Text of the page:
Activities: Historic Sites & Tours2018-11-06T21:32:05+00:00

Sutter Creek – Historic Sites & Tours

Knight Foundry
Sutter Creek’s Historic, Industrial Crown Jewel. The Knight Foundry, set in the heart of Sutter Creek, California, is America’s last water-powered foundry and machine shop. Established in 1873 by Samuel Knight, this extraordinary facility includes the unique historic equipment and machinery, still in place in its original context, just as it was during its Gold Rush-era heyday.

Knight Foundry is nationally recognized as a National Historic Mechanical Engineering Landmark and a California Registered Historical Landmark. The Foundry is listed on the National Register of Historic Places and was named by the National Trust for Historic Preservation as one of America’s eleven most endangered historic places.

2nd Saturday Self-Guided Tours at Sutter Creek’s Historic Knight Foundry
Knight Foundry in Sutter Creek is America’s last water-powered foundry and machine shop and a premier relic of Mother Lode gold mining history. Join us for a Self-Guided Tour on the second Saturday of every month. No reservations needed.

Hours: Tickets are sold 10am – 3pm. The Foundry closes at 4pm.
Fee: Tours are $10 for adults 18 and older, $5 for students age 5-17, free for children under 5.

PRIVATE TOURS
Private Tours can be scheduled: 10.00 per person, minimum 100.00
Contact Ron Edgar 209-560-6160

More info: https://knightfoundry.com

 

Gold Mine Trail Sutter Creek
All Amador mines including the Central Eureka Mine were closed in 1942. The Central Eureka reopened in 1947 and continued strong until its August, 1958 closure. The City of Sutter Creek received the 17-acre site as a gift from private owners, and walking trails will be established around the preserved headframe and stamp mill. The brochure has a map and descriptions of each Amador County Gold Mine.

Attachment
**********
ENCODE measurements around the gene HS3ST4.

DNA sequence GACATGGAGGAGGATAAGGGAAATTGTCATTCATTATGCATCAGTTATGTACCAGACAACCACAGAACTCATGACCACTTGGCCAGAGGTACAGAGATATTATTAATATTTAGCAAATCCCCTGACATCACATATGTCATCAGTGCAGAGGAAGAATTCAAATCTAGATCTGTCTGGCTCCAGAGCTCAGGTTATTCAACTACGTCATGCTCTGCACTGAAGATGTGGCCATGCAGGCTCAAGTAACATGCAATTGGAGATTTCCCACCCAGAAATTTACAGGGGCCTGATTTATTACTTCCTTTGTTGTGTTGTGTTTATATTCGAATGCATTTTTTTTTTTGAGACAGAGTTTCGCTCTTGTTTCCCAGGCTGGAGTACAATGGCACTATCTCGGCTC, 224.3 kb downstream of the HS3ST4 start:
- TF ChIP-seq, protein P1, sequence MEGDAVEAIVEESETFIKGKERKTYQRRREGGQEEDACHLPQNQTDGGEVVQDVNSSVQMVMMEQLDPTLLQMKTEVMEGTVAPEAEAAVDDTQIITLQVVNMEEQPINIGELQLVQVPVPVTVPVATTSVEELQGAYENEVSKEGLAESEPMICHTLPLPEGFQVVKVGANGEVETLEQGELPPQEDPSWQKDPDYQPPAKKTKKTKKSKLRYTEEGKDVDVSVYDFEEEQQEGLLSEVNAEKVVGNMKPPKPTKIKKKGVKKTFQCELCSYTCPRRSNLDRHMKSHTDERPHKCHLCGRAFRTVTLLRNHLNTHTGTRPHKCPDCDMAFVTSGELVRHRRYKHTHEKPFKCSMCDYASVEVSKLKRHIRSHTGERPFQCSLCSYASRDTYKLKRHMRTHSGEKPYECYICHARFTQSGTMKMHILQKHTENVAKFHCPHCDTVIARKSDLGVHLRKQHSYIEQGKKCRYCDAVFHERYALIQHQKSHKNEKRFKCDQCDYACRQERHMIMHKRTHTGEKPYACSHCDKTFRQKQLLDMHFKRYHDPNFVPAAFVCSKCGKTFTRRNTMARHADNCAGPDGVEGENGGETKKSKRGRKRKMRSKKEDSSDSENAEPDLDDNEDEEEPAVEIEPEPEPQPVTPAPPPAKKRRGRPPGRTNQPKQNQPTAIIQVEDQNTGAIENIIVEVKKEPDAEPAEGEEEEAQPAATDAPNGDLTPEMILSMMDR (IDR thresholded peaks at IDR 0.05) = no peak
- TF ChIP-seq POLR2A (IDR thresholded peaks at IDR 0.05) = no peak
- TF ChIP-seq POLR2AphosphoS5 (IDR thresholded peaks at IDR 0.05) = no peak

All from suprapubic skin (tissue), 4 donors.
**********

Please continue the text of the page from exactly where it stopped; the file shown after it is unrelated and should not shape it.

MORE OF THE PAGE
» Download the map and brochure here.

Historical Walking Map of Sutter Creek
Sutter Creek is Amador County’s most walkable town. Come and explore on foot!

Historic Kennedy Gold Mine Surface Tours
Take a fascinating tour of one of the most famous mines of the Mother Lode, the historic Kennedy Gold Mine!

Historic Sutter Creek Cemetery Tour
You are welcome to visit this and other pioneer burial grounds for historical study, genealogical research or a peaceful walk.

Preston Castle
One of the oldest and best-known reform schools in the United States. It is located in Ione, California, in Amador County.  Tours of Preston Castle are available from 10 am – 1 pm on the first and third Saturdays of every month.

Monteverde Store Museum
The Monteverde Store Museum, which opened as a country store in 1896, still displays all the paraphernalia of the past on its shelves. Dry goods, hardware, bulk products, apparel, patterns, even penny candy were on hand for local shoppers. It is preserved as it was in 1971 when the last owner closed the doors for a few days and never reopened. It can be viewed by appointment with the senior docent.

Call (209) 267-0493 or (209) 267-1344 to make arrangements.

Located in the heart of the California Gold Country and right on the 49’er Gold Rush Trail is an excellent example of a perfectly preserved General Store from the mid 1800’s. The picturesque Monteverde Store is a wonderful historical location and gives you a perfect glimpse into how things were in the wild west. This particular building, with all its history and significance to the people of Sutter Creek and their ancestors, is definitely a must see while in the Sierra Nevada Foothills.Monteverde Store Museum